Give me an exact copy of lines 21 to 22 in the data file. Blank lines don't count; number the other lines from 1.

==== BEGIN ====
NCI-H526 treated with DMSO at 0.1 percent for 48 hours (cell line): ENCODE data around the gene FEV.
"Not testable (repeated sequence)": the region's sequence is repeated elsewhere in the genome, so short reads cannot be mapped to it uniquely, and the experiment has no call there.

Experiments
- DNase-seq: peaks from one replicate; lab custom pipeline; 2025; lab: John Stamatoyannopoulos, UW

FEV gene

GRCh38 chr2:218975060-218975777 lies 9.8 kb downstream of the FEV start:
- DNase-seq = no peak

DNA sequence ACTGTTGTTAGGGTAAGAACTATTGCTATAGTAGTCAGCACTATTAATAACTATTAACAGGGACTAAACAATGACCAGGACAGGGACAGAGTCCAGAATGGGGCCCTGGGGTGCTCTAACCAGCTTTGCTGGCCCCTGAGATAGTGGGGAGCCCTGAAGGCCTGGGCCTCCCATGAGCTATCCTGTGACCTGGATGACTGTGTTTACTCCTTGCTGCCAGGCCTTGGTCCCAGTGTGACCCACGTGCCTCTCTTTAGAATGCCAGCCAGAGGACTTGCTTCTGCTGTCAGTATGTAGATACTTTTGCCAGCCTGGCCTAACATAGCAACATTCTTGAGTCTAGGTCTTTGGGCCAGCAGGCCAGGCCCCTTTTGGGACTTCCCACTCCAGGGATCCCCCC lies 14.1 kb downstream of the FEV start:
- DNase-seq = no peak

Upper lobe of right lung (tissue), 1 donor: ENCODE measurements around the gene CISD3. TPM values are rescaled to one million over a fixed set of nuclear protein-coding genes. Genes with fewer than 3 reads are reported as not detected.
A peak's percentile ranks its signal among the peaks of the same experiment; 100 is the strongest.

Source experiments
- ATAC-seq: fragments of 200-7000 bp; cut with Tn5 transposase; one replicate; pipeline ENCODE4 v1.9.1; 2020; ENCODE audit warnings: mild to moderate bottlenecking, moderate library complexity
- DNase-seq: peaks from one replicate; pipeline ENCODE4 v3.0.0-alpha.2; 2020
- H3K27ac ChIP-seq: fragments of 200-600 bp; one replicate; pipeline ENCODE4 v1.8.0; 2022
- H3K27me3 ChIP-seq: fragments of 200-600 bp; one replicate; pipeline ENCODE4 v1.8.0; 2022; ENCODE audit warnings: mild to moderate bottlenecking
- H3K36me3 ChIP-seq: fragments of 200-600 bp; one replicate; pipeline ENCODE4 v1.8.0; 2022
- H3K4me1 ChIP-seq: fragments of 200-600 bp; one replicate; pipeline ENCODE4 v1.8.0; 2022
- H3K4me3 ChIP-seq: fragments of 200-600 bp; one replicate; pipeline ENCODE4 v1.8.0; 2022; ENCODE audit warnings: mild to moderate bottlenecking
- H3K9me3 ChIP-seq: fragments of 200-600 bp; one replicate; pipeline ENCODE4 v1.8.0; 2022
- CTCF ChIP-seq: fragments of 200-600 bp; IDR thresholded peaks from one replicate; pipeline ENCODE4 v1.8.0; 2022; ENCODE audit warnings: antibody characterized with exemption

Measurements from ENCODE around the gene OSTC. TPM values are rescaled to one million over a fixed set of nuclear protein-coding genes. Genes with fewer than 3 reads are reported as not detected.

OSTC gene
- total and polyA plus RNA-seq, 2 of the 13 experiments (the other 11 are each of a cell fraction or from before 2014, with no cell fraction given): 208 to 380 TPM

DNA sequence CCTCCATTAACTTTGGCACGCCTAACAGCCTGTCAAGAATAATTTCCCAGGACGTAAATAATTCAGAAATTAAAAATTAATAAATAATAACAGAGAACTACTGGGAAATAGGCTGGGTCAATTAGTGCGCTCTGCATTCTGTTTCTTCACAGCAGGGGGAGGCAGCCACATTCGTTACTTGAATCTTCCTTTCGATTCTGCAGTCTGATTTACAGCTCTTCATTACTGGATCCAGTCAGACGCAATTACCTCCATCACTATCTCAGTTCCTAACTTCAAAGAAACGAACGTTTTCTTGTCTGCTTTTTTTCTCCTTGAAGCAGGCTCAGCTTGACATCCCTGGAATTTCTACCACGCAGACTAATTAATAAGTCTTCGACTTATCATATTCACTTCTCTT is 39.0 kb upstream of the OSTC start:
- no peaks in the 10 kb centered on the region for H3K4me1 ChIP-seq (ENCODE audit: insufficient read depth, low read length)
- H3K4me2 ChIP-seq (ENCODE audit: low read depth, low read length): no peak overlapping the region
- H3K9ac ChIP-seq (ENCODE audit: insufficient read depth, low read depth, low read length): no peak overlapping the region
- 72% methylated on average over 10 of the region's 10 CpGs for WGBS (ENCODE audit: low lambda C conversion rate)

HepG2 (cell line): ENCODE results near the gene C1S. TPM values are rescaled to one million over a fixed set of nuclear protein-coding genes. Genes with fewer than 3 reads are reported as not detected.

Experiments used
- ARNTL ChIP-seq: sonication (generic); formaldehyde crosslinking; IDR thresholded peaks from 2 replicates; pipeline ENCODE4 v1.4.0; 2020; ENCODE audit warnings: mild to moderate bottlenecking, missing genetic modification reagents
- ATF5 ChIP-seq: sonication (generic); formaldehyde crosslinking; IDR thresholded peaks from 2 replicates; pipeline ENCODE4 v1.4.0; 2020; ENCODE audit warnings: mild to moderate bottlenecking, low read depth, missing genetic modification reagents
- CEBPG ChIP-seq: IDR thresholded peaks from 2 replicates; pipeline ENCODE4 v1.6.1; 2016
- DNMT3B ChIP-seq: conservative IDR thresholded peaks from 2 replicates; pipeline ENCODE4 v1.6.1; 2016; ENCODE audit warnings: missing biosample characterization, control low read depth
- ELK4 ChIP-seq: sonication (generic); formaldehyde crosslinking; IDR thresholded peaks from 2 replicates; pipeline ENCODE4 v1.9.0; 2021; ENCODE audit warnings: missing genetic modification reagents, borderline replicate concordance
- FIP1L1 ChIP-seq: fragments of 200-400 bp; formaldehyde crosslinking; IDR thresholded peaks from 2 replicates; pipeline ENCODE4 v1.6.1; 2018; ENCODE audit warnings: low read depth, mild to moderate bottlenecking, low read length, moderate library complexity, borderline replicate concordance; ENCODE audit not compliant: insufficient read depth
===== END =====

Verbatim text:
- CTCF ChIP-seq: fragments of 200-600 bp; IDR thresholded peaks from one replicate; pipeline ENCODE4 v1.8.0; 2022; ENCODE audit warnings: antibody characterized with exemption

Measurements from ENCODE around the gene OSTC. TPM values are rescaled to one million over a fixed set of nuclear protein-coding genes. Genes with fewer than 3 reads are reported as not detected.